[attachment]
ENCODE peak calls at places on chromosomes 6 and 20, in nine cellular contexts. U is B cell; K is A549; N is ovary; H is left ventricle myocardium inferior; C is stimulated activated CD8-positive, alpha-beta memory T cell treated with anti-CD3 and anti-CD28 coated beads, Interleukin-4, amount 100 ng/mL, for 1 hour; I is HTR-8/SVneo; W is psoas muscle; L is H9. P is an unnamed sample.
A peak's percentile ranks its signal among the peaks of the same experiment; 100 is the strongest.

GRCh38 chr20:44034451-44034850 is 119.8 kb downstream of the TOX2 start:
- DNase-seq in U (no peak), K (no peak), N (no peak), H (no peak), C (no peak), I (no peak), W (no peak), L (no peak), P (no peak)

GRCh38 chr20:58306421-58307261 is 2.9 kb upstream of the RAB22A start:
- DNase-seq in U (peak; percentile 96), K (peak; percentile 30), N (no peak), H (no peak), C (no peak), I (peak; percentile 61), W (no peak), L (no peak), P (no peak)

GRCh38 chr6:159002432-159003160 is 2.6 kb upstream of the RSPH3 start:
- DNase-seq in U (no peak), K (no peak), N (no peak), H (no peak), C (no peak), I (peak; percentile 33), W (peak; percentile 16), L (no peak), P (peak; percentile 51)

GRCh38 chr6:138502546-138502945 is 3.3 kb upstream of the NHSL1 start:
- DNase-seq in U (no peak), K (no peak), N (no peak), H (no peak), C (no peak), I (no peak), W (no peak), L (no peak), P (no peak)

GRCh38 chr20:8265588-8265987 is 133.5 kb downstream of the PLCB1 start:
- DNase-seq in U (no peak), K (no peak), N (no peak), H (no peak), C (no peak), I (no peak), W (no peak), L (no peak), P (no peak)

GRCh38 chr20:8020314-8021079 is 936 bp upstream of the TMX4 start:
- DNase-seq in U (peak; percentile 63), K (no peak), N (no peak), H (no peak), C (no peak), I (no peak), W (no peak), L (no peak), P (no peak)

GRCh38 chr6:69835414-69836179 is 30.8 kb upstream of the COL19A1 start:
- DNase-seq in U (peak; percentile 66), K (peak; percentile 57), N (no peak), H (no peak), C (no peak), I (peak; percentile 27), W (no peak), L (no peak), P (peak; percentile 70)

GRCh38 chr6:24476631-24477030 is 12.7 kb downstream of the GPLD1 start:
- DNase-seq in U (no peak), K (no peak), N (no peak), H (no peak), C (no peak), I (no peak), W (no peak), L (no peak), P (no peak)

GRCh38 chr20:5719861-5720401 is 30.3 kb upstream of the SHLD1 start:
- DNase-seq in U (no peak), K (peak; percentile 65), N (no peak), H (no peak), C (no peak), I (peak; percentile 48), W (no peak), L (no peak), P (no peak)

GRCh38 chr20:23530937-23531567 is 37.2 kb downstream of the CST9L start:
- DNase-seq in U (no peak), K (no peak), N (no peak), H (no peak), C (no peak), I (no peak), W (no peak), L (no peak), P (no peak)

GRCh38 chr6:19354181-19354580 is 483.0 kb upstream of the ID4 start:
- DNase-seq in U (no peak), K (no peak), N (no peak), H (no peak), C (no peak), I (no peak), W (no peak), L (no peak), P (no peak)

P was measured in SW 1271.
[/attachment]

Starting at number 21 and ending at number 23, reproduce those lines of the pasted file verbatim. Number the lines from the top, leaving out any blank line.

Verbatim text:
GRCh38 chr20:23530937-23531567 is 37.2 kb downstream of the CST9L start:
- DNase-seq in U (no peak), K (no peak), N (no peak), H (no peak), C (no peak), I (no peak), W (no peak), L (no peak), P (no peak)

GRCh38 chr6:19354181-19354580 is 483.0 kb upstream of the ID4 start: